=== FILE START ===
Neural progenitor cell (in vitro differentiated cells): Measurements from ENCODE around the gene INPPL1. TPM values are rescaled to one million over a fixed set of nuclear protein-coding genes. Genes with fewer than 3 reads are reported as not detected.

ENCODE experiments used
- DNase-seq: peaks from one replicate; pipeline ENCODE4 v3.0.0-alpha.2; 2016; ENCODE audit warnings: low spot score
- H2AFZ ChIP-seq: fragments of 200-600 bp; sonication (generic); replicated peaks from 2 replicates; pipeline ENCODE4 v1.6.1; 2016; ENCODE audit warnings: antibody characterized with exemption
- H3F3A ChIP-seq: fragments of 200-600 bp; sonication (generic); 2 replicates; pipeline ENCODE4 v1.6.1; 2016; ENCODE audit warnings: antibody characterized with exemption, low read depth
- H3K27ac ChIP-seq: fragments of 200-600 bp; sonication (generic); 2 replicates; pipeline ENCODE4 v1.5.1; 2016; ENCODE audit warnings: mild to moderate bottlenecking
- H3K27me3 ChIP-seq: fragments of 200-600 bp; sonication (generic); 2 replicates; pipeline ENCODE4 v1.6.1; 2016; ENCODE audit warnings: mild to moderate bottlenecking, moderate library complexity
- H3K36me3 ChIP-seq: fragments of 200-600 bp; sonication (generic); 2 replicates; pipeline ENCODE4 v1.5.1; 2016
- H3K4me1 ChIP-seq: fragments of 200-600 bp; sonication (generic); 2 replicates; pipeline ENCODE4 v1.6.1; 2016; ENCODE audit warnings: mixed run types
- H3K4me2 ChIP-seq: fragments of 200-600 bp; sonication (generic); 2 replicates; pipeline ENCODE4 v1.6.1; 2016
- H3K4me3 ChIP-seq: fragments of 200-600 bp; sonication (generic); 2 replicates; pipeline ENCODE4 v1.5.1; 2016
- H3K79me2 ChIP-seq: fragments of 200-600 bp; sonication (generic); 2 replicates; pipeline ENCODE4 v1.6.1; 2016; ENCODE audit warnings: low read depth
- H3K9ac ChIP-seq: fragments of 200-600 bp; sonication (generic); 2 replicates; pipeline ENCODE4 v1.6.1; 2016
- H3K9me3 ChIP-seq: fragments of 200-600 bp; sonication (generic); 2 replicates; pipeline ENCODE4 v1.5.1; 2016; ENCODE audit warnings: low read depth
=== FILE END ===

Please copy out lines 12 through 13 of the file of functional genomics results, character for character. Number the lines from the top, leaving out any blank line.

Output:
- H3K79me2 ChIP-seq: fragments of 200-600 bp; sonication (generic); 2 replicates; pipeline ENCODE4 v1.6.1; 2016; ENCODE audit warnings: low read depth
- H3K9ac ChIP-seq: fragments of 200-600 bp; sonication (generic); 2 replicates; pipeline ENCODE4 v1.6.1; 2016